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American Sign Language: "cartoon"
Judy Staub, a Teacher of the Deaf at East Lyme High School, emailed me to ask:
"What’s the sign for ‘cartoon’?”
You could sign "cartoon" in several ways.
An ASL approach would be to spell it on first usage and then sign the word "FUNNY" - thus establishing the sign "FUNNY" as meaning "cartoon" for the rest of that conversation.
But what if you want to talk about how funny a cartoon was? Some people choose to initialize the sign FUNNY with a "C." I wouldn't use that on an ASL test, but it is out there in the community.
If the "cartoon" is in printed format and it is a single picture, you could sign "PICTURE" to mean cartoon. Or if it is a cartoon strip, you could use the sign "rectangle" to refer to the cartoon.
Each of those signs "FUNNY, PICTURE, and RECTANGLE" end up functioning somewhat like a pronoun. They are "not" the equivalent, to a full-fledged "noun" but they function as a proxy for a previously identified concept. So, in ASL you would identify that you are talking about a "cartoon" either by spelling it or by contextual information and then you would use a "proxy" sign to refer back to it.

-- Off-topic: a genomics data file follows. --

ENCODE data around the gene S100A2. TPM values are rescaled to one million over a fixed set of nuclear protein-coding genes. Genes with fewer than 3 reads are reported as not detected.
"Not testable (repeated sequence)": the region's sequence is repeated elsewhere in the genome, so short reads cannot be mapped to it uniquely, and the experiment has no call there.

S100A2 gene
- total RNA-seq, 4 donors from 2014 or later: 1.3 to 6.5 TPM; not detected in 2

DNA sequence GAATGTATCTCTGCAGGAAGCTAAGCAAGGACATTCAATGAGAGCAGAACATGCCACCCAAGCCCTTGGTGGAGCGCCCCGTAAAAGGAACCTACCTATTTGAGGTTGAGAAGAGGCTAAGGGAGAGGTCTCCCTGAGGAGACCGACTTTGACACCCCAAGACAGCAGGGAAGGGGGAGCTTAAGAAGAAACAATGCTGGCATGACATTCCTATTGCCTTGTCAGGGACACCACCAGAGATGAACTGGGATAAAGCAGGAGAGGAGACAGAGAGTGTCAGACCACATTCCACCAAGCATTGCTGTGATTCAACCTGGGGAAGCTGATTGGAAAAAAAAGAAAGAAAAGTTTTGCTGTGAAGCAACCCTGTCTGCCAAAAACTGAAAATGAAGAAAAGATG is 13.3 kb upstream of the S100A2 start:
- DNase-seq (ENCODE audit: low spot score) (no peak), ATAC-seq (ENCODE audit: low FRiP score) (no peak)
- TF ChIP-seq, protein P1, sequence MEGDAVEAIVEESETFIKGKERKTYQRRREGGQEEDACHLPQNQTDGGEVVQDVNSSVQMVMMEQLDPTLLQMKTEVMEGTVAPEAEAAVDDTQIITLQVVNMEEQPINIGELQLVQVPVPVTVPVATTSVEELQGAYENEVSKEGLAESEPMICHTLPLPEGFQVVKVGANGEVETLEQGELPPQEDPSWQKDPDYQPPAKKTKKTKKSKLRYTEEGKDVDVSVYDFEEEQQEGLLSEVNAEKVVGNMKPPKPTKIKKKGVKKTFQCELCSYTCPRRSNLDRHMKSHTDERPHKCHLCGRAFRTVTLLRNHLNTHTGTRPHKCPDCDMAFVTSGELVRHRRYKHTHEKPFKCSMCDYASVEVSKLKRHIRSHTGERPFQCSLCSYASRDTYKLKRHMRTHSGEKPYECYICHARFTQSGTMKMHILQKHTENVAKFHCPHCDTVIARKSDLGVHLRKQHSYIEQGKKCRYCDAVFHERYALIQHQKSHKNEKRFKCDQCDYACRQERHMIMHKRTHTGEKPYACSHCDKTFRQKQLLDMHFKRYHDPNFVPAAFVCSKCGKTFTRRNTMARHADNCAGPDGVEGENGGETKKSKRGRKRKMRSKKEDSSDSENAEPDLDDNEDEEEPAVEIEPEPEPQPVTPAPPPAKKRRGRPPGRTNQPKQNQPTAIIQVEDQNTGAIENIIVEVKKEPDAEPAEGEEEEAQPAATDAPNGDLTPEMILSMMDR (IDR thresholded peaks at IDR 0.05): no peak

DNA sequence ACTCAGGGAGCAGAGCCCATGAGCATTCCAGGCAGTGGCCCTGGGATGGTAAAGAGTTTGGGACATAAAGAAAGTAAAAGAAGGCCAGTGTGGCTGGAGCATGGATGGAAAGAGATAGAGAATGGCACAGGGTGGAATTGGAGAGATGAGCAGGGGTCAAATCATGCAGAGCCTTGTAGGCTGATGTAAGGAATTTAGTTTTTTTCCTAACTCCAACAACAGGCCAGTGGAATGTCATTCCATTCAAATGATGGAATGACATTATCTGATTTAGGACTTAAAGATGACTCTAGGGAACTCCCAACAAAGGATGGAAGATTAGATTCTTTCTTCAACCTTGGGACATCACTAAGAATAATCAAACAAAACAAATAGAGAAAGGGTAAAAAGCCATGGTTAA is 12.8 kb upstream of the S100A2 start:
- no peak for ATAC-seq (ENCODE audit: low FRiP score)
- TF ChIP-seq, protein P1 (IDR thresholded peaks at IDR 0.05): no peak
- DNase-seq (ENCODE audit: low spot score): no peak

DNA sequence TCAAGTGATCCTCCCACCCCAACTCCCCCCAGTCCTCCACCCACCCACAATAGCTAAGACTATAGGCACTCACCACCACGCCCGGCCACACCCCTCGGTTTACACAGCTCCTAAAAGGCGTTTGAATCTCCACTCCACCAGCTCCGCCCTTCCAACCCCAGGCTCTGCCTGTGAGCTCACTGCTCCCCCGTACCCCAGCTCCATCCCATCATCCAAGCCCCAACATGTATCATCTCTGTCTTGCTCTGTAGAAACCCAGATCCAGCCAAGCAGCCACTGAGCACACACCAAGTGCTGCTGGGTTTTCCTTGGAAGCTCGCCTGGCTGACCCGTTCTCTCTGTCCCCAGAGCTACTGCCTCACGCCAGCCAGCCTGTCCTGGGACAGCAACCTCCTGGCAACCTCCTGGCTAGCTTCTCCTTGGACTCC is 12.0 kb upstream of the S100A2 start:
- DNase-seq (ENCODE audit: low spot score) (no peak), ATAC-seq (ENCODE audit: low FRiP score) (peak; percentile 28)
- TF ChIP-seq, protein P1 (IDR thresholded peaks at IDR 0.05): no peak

Sometimes the actual word "cartoon" is simply irrelevant. For example, suppose you started talking to someone about a 90-minue-long cartoon that was being shown in the theater you might spell the title of the movie with your eyebrows up (as if asking, "Do you know the one I'm talking about?") and then your conversation partner might nods that he/she is familiar with the movie to which you are referring. Since he is familiar with the movie that means he already knows it is a cartoon. After which you would simply sign "movie" to refer to the cartoon.
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